WhatsApp users will have noticed a recent intensification of pop-ups nudging them to agree to the app’s new terms of service. The cliff-edge deadline for users to accept these new terms – with WhatsApp announcing that those who failed to do so would lose functionality on the app – had been set for Saturday, May 15. That deadline was recently moved forward by “several weeks”.
This extension comes after WhatsApp was forced to scrap its initial February deadline in response to a global backlash against the Facebook subsidiary’s take-it-or-leave-it policy change. Since then, WhatsApp has sought to reassure users that its commitment to end-to-end encryption and user privacy is as strong as ever.
But while the German ban will be a blow to WhatsApp’s ambitions to monetise the app, the messaging platform may ultimately have its sights fixed elsewhere. WhatsApp’s largest market is India, with over 400 million users. That’s more than three times as many users as the app’s second-largest market, Brazil, which has 120 million users.
That means the messaging app’s privacy changes – built around the introduction of WhatsApp Business – are expected to be particularly lucrative in India, where WhatsApp recently took out front-page adverts in all the country’s daily newspapers in an attempt to placate disgruntled users. WhatsApp’s continuing resolve to pursue changes to its terms, despite widespread opposition, is best understood by looking at the opportunity for growth big tech firms see in India’s blossoming, less-regulated digital economy.
Explaining WhatsApp’s changes
Since acquiring WhatsApp for US$19 billion (£13.5 billion) in 2014, Facebook has been exploring how to monetise the app. Determined not to introduce third-party banner ads, the company launched WhatsApp Business and Business API in 2018 to facilitate instant chat and payments between users and businesses, with the latter paying WhatsApp for access to the platform’s users.
The new terms and conditions are a crucial step in this move to make money from WhatsApp, because users who agree to them will consent to their information being shared between WhatsApp Business and other Facebook products. According to WhatsApp, only those who use WhatsApp Business will be affected by its new terms.
Still, when WhatsApp’s privacy update was first announced, the Competition Commission of India called for an investigation, condemning the update’s compulsory nature. The commission also criticised WhatsApp and Facebook’s abuse of their network effect within the Indian market, which in practice means users have limited choice to change platforms.
A complaint was also filed with the Delhi High Court confronting the “clear attack on users’ personal data” which “has put a Damocles sword upon its users”, ultimately for Facebook’s gain. The next date for the court hearing is May 21 2021.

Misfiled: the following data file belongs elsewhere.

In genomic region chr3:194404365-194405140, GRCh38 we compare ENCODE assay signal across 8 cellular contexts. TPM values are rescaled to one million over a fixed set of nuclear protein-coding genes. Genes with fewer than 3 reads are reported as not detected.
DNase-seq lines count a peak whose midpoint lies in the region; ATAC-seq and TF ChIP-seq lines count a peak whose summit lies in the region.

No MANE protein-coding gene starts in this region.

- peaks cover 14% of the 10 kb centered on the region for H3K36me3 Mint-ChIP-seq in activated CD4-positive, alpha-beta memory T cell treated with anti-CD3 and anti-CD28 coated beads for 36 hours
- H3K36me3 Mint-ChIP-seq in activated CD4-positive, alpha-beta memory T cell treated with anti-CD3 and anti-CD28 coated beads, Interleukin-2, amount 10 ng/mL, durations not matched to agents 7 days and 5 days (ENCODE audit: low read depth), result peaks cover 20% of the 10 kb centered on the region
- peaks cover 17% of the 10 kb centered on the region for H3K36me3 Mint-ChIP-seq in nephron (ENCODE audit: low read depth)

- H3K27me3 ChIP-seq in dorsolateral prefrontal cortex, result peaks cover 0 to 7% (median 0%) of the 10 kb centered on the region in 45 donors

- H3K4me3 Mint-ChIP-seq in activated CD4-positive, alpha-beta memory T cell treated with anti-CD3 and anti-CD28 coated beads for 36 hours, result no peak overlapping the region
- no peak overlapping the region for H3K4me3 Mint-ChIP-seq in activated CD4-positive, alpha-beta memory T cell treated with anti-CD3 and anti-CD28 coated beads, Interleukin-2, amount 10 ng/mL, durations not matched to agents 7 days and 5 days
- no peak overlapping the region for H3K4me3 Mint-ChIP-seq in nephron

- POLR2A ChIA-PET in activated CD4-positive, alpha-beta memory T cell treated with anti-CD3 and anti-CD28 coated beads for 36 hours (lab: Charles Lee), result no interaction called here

But unlike Europeans, who enjoy the protection of EU privacy laws and assertive regulators prepared to ban the update altogether, Indian users are protected by fewer privacy laws. India’s Personal Data Protection Bill has not yet been implemented, leaving WhatsApp with a diminishing window of opportunity to monetise the data of its Indian users.
Despite the messaging platform’s “#ItsBetweenYou’” campaign in India, which emphasised WhatsApp’s commitment to privacy, the platform feels less than private when the government targets its critics for surveillance on the app, when private health data is shared on neighbourhood WhatsApp groups during the pandemic and when police routinely seize smartphones to access their WhatsApp chat histories.
This sense of encroachment on privacy has been further heightened by the Indian government’s expediting of its new internet regulations, which will force platforms to hand over user information to law enforcement upon request.
Critics argue that such moves are tantamount to “digital authoritarianism” and that, while India’s forthcoming data protection laws may offer greater digital privacy, they may also enable further government misuse of citizens’ data – as we have seen in China.
Against this backdrop of weak privacy protections, Facebook bought a 9.99% stake in Jio Platforms for US$5.7 billion in April 2020. The telecommunications company, a subsidiary of Reliance Industries, runs the JioMart and JioMoney platforms – strategically important for Facebook’s expansion into India.
Then, in November 2020, WhatsApp Payments received government approval after two years of regulatory pushback and protectionism – opening the door for WhatsApp to compete in India’s payments market.
This carefully orchestrated double move not only integrates WhatsApp and WhatsApp Payments with India’s increasingly dominant e-commerce platform JioMart – it also provides Facebook with a valuable ally in India’s wealthiest businessman, Mukesh Ambani.
Ambani previously warned Modi about the threat of “data colonialisation” as foreign tech companies turn to India’s huge market as their next source of growth. Now he appears to have paved the way for US-based Facebook to enjoy the spoils, via WhatsApp Business and its new terms and conditions.
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